Impact of blackberry on an endangered species

J.D. Briggs, NSW National Parks and Wildlife Service, PO Box 2115, Queanbeyan, New South Wales 2620, Australia.


A few rare or threatened plant species, e.g. Grevillea iaspicula, G. wilkinsonii, Discaria nitida and Astelia australiana, are known to have at least some populations under threat through habitat invasion by blackberry. This contribution focused on the threats posed to the nationally endangered G. iaspicula by blackberry invasion of its habitat. G. iaspicula is a shrub confined to limestone outcrops in the Wee Jasper area of New South Wales, where it survives at seven sites and has a total population of less than 250 mature plants. Five populations are located on private land and two are on public land.

Browsing by domestic stock and land clearing have been the major past threats to survival of this species. The remnant populations are threatened currently by rampant invasion of habitat by blackberry and sweet briar (Rosa rubiginosa). Of the $18 000 spent on recovery actions for this species, it is estimated that more than $5000 has gone to the control of the woody weeds blackberry and sweet briar. The various problems encountered by the NSW National Parks and Wildlife Service and the Grevillea iaspicula Recovery Team in achieving satisfactory control of these woody weeds were discussed.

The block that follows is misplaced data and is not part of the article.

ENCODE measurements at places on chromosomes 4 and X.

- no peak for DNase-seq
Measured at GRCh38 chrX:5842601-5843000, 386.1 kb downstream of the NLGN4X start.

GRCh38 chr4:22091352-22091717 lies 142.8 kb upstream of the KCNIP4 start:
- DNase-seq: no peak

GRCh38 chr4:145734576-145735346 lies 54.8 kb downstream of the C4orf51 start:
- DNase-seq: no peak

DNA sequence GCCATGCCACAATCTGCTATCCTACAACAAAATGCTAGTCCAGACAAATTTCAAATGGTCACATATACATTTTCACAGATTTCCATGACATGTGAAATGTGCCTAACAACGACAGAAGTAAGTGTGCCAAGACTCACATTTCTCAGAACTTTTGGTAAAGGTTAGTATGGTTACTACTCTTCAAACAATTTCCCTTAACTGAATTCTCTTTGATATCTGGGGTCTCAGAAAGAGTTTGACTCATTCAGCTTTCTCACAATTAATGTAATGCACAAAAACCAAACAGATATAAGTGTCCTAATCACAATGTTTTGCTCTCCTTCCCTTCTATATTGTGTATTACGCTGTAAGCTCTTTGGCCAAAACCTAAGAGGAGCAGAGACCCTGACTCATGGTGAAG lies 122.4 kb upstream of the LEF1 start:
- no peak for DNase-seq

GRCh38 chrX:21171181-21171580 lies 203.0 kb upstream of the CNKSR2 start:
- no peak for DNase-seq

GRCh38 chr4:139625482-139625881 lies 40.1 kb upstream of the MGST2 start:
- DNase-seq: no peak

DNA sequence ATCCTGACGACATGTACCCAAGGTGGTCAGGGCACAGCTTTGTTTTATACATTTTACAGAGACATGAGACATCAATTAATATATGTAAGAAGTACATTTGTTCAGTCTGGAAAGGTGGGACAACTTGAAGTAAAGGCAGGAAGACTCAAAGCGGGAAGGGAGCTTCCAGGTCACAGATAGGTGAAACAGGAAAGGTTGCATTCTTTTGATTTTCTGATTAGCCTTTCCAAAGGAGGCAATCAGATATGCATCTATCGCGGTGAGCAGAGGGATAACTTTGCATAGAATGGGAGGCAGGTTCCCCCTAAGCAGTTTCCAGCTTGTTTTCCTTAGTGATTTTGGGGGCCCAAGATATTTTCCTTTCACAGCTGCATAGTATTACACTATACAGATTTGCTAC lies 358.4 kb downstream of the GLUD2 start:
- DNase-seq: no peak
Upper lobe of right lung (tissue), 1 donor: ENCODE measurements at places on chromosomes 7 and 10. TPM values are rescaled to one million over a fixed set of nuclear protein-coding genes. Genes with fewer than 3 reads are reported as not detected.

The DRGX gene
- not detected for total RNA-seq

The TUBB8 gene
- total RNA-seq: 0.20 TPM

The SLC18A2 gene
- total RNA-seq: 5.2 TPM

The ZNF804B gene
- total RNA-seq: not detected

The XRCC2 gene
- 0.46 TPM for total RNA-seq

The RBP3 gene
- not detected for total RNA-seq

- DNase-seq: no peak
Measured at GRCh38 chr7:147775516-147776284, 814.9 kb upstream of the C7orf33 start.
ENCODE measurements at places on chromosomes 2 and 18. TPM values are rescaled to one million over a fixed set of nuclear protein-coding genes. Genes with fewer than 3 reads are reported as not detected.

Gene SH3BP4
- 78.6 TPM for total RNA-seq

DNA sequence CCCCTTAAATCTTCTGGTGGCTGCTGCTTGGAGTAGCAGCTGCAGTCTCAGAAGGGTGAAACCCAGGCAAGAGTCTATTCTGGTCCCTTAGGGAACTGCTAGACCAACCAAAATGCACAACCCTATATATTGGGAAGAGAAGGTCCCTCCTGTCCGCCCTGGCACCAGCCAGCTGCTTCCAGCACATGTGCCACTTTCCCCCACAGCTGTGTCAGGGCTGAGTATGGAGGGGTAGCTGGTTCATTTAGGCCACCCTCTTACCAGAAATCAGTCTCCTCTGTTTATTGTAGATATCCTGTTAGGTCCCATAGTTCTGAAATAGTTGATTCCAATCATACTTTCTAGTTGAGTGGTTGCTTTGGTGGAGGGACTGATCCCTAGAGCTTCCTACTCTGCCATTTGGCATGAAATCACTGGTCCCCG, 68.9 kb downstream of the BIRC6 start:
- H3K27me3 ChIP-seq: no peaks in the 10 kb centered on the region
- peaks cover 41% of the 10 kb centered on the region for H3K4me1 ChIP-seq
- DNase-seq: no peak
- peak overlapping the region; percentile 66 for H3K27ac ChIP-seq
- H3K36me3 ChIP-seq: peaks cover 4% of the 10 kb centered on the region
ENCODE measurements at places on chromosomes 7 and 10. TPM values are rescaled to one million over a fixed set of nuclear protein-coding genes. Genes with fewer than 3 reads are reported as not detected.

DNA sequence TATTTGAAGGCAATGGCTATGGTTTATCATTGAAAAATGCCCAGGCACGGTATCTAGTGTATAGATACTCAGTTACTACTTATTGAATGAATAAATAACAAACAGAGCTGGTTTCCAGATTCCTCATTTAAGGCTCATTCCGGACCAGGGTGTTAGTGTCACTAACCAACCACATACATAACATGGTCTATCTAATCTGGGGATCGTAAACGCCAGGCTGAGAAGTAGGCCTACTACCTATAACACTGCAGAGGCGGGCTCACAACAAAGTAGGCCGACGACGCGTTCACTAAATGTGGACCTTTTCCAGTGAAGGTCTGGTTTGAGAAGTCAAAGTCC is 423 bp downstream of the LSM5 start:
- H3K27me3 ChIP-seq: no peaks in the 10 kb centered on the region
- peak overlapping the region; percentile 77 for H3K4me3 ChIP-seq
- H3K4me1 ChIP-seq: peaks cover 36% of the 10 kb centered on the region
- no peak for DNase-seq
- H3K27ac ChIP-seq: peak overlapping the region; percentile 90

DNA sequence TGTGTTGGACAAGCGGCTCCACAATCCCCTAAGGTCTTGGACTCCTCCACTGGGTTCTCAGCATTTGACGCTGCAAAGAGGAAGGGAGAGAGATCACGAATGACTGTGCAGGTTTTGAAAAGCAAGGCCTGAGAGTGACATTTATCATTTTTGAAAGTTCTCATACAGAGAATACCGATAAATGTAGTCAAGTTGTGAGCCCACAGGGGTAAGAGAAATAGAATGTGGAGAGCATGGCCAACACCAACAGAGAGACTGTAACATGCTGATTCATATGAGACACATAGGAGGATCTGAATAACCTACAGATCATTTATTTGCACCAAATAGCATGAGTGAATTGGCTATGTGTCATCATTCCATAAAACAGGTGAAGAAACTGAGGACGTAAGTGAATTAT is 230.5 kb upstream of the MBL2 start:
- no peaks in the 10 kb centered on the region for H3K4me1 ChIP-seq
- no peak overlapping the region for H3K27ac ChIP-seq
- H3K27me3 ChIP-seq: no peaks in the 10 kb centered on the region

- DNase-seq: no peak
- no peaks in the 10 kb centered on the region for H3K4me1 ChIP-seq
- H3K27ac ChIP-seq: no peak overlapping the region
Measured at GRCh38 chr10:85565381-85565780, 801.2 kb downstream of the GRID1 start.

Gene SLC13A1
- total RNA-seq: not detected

Plant Protection Quarterly (1998) 13 (4) 179.